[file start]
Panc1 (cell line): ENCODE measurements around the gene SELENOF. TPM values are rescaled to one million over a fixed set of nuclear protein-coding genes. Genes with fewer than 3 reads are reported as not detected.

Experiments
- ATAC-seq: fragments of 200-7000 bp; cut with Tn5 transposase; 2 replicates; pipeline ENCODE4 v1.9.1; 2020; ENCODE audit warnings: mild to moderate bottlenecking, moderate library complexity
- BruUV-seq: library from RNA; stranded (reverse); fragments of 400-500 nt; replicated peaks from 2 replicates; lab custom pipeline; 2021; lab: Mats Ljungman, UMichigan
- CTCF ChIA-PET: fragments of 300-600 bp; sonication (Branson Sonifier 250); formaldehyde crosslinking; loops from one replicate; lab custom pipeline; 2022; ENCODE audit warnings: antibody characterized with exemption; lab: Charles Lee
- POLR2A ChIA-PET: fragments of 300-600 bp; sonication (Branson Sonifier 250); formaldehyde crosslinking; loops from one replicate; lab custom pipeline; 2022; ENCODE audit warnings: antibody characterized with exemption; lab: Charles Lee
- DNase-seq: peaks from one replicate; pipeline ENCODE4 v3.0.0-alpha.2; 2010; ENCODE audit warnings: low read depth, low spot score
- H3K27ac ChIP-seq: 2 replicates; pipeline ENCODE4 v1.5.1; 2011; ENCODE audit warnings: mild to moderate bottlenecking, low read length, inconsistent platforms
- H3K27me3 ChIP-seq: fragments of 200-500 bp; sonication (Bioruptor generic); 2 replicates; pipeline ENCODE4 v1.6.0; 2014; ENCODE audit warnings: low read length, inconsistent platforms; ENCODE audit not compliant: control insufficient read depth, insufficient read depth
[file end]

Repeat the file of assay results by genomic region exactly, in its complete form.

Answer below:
Panc1 (cell line): ENCODE measurements around the gene SELENOF. TPM values are rescaled to one million over a fixed set of nuclear protein-coding genes. Genes with fewer than 3 reads are reported as not detected.

Experiments
- ATAC-seq: fragments of 200-7000 bp; cut with Tn5 transposase; 2 replicates; pipeline ENCODE4 v1.9.1; 2020; ENCODE audit warnings: mild to moderate bottlenecking, moderate library complexity
- BruUV-seq: library from RNA; stranded (reverse); fragments of 400-500 nt; replicated peaks from 2 replicates; lab custom pipeline; 2021; lab: Mats Ljungman, UMichigan
- CTCF ChIA-PET: fragments of 300-600 bp; sonication (Branson Sonifier 250); formaldehyde crosslinking; loops from one replicate; lab custom pipeline; 2022; ENCODE audit warnings: antibody characterized with exemption; lab: Charles Lee
- POLR2A ChIA-PET: fragments of 300-600 bp; sonication (Branson Sonifier 250); formaldehyde crosslinking; loops from one replicate; lab custom pipeline; 2022; ENCODE audit warnings: antibody characterized with exemption; lab: Charles Lee
- DNase-seq: peaks from one replicate; pipeline ENCODE4 v3.0.0-alpha.2; 2010; ENCODE audit warnings: low read depth, low spot score
- H3K27ac ChIP-seq: 2 replicates; pipeline ENCODE4 v1.5.1; 2011; ENCODE audit warnings: mild to moderate bottlenecking, low read length, inconsistent platforms
- H3K27me3 ChIP-seq: fragments of 200-500 bp; sonication (Bioruptor generic); 2 replicates; pipeline ENCODE4 v1.6.0; 2014; ENCODE audit warnings: low read length, inconsistent platforms; ENCODE audit not compliant: control insufficient read depth, insufficient read depth